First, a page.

Public fixation

Nine Victoria Crosses were won on 1 July 1916 and a further 41 during the whole campaign, an indication of the ferocity of the fighting. Nothing on the same scale had ever happened to the British Army before. Tragically, after so much loss of life, no breakthrough was made, but Haig continued the campaign for the next four months.

The Times correspondence gave rise to two well-known books about the Somme battles - Martin Middlebrook's The First Day on the Somme (1971), and Lyn Macdonald's Somme (1983). Both have run to many editions, demonstrating a fixation on the hitherto forgotten Somme campaign.

One of the letters that stirred the debate

Whilst Middlebrook and Macdonald both concentrated on the first day, there were 12 separate battles which together constitute the Somme campaign. It ended on 18 November 1916, when the 51st (Highland) Division took Beaumont Hamel, which had been an objective on that first day of July.

The name Somme, as a result of 142 days of unrelenting combat, has a special place in British social and military history, as a common experience, shared by millions of Tommies, as well as soldiers from the Empire. It was as significant as Dunkirk or D-Day, and was felt to be so at the time.

The big attack was sold to the soldiers about to undertake it as the last "big push" that would finish the war. Many veterans remembered that they were actually looking forward to it.

French losses

The "Pals battalions" from the north of England, where whole streets or factories of young men enlisted together, were particularly hard hit on the first day. It impacted on tiny communities in a way still remembered today.

In the Somme region there are 243 Commonwealth War Cemeteries containing the graves of some of the 125,000 British and Empire servicemen who died on the Somme in 1916 - whilst another 300,000 were wounded in the campaign.

That the Germans suffered heavier casualties than the British and regard the Somme as a defeat is
 often overlooked. The battle also saw a French army fighting alongside the British, which suffered 200,000 casualties.

Today, we remember that the Somme campaign of 1916 brought excessively high casualties for all the participants, yet failed to deliver victory. More than anything else, the battle polarises modern views on British generalship in 1914-18. But is it correct to label Douglas Haig and his generals as "donkeys", who sacrificed the lives of the "lions" in the British Army?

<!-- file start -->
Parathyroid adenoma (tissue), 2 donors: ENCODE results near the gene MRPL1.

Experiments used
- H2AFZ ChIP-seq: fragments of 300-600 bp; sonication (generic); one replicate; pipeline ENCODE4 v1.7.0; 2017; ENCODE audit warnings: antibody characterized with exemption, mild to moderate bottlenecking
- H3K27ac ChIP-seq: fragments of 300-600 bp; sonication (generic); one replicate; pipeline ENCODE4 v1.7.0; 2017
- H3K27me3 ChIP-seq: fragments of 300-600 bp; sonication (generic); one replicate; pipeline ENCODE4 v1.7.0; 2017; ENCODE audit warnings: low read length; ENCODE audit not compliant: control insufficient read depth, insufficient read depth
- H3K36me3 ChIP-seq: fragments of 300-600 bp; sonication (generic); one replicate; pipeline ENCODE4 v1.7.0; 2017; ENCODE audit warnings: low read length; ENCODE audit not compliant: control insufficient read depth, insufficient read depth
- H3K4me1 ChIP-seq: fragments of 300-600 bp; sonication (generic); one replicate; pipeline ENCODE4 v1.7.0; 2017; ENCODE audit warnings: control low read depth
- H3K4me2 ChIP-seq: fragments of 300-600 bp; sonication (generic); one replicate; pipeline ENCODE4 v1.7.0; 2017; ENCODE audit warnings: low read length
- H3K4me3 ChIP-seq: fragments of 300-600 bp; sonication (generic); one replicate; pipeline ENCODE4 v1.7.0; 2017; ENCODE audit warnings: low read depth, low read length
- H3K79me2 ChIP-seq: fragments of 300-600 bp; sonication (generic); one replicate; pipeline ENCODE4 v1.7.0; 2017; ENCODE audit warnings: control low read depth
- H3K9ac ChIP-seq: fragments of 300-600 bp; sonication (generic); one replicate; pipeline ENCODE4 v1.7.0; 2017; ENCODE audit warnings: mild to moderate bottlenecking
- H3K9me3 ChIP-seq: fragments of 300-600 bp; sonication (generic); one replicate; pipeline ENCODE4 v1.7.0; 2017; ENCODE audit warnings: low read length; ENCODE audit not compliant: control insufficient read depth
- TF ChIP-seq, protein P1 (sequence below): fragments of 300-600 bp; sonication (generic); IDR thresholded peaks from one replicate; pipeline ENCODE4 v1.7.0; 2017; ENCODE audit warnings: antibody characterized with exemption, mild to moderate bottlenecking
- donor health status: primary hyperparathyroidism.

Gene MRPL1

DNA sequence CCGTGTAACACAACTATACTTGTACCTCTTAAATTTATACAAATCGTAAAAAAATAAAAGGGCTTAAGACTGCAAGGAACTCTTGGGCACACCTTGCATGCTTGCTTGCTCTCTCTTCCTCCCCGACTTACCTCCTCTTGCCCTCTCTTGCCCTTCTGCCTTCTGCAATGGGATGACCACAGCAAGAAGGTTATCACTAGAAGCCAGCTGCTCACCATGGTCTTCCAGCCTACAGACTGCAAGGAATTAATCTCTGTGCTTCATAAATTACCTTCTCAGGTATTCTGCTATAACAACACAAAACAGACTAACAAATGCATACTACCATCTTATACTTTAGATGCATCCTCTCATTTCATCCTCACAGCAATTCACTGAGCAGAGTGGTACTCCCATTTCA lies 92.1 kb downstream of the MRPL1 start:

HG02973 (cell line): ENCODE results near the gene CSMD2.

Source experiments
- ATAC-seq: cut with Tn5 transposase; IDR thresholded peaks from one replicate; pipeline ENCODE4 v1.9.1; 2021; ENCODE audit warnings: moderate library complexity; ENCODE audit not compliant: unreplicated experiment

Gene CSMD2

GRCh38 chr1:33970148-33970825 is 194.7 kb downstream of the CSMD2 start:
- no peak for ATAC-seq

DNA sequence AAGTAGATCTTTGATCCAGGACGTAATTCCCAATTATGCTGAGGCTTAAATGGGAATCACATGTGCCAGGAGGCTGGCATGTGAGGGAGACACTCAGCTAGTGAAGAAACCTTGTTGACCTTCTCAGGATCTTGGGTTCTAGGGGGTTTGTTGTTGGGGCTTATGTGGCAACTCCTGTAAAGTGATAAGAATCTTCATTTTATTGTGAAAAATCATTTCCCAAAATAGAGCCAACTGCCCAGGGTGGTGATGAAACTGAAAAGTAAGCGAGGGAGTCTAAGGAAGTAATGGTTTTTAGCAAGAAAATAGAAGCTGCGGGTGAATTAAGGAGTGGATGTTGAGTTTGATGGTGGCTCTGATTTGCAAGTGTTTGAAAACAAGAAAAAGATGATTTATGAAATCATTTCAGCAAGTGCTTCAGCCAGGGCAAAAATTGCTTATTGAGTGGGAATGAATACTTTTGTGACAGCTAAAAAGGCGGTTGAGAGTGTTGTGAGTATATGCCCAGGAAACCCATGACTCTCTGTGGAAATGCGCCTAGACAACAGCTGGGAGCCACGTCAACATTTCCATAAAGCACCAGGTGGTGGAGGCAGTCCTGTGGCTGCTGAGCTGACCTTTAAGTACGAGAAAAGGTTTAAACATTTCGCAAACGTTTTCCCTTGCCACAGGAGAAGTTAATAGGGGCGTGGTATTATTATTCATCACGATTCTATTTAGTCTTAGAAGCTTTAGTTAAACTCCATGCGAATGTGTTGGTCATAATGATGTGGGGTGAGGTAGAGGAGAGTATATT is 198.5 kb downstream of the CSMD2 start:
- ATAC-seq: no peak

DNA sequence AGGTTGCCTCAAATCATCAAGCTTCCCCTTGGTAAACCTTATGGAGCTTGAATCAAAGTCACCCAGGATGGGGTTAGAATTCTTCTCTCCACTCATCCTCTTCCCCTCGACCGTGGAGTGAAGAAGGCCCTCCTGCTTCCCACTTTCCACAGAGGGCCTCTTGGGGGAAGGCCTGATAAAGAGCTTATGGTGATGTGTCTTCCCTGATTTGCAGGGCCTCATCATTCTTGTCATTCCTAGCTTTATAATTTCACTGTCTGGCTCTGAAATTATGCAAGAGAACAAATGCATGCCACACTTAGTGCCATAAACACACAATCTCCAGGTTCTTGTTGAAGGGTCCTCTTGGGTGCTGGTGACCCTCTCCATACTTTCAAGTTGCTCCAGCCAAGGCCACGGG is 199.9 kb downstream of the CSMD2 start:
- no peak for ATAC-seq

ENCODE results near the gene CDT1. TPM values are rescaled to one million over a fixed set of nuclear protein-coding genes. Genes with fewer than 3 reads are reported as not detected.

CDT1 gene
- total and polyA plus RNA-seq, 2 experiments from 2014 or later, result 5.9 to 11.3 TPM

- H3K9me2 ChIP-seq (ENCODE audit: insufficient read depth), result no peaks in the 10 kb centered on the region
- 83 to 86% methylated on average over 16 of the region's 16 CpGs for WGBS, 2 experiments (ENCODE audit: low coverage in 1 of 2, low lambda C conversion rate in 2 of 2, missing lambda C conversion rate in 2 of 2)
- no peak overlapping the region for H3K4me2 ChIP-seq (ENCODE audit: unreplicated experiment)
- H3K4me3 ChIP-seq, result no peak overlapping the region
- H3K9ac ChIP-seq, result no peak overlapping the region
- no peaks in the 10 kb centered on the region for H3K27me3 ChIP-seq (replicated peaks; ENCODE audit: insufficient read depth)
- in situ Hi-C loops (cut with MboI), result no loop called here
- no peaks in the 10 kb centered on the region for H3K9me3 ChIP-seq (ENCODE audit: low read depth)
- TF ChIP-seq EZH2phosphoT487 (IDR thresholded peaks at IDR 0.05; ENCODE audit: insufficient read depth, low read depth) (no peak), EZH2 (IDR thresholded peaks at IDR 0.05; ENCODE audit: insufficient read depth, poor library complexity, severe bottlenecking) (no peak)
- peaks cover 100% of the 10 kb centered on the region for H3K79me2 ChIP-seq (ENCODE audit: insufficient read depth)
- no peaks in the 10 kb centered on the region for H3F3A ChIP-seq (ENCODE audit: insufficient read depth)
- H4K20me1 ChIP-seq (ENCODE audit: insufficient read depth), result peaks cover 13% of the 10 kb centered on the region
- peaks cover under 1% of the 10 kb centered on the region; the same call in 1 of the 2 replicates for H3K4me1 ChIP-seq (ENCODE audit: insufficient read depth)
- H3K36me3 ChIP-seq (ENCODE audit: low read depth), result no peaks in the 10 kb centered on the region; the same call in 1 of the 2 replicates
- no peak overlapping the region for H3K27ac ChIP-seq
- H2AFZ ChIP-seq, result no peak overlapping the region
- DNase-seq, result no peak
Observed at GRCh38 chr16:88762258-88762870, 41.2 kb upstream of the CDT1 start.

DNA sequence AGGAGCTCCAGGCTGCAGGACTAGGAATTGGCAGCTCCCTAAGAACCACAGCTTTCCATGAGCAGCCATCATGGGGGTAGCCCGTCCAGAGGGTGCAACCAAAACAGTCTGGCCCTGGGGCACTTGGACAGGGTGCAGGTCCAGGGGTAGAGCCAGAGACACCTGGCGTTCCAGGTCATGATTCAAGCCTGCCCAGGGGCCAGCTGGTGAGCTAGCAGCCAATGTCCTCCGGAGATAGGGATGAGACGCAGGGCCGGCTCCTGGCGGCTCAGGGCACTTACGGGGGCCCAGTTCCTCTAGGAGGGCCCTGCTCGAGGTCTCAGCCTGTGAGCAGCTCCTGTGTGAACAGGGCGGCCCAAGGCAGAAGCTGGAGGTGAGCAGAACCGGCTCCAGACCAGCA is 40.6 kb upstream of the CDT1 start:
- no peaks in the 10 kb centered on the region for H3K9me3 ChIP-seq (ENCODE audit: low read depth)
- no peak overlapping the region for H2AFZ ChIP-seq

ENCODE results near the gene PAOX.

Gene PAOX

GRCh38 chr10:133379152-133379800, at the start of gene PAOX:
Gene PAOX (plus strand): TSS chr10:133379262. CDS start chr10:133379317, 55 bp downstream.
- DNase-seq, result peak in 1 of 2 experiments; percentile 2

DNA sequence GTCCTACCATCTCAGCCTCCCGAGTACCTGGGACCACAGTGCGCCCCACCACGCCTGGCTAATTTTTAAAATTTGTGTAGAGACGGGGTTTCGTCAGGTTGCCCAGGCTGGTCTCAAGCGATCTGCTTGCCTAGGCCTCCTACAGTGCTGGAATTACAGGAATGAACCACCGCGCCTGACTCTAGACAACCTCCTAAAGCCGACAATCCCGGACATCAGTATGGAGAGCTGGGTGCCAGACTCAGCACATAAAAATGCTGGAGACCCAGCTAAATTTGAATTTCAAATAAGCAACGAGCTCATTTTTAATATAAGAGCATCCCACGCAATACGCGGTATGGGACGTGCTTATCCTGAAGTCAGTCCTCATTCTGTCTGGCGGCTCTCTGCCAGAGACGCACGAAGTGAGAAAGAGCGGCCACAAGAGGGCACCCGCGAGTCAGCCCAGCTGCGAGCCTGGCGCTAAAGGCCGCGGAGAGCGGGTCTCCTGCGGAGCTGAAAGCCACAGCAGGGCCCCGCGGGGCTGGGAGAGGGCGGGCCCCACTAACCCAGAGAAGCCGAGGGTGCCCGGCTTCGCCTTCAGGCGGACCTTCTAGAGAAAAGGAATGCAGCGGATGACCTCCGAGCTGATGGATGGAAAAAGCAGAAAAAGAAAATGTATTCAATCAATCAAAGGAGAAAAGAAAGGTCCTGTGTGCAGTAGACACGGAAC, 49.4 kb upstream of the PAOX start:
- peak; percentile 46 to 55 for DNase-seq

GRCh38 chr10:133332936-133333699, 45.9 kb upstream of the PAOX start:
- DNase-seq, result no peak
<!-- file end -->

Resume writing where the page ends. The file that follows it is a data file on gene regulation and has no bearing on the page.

The "donkeys" school of historians, led by the late Alan Clark MP, emerged in the 1960s and seems to have been as much a reaction to Vietnam and an angry Beatles-generation expression against authority as serious historical thought.

Generals killed

Modern scholars tend towards the view that the Somme battles were part of a painful learning curve whereby the BEF weakened the skilful, courageous and highly professional German army. Without the Somme, argue Professors Richard Holmes and Gary Sheffield, the decisive victory of 1918 could not have happened.

Were Haig and his generals really "donkeys"? The evidence suggests not. Haig lost 58 of his fellow generals, killed or dying of wounds while leading from the front during the four years of war. Three died in the Somme in the first few days.

  Map of the Somme front lines

So the General Melchett image of Blackadder - of arrogant generals safe back at headquarters - is unfounded. They were brave, and their challenge was commanding an army of several million conscripts and volunteers, for which they had not been prepared.

The Somme was a turning point in the war, though not evident at the time. Understandably, the casualties of that first day still distort the achievement of the rest of the campaign for us, which was never as costly or wasteful of lives.

Nevertheless, the awfulness of the campaign has had a profound and lasting effect on Britain. For this reason, historians have concluded that to study the Somme battles is to study British society and the British Army, and how the latter has evolved since.

Just one of many lessons that today's military commanders have learned from the 1916 casualties is to split up recruits from the same town or village, in case of military disaster, to avoid the blighting of small communities.

Although the intense shelling of 1916 turned the Somme area into a muddy, hellish landscape, it has since returned to its pre-war state. Where once there was the thump of artillery, now there is only the chatter of children and coach parties.


© 2011 British People's Party, BM Box 5581, London WC1N 3XX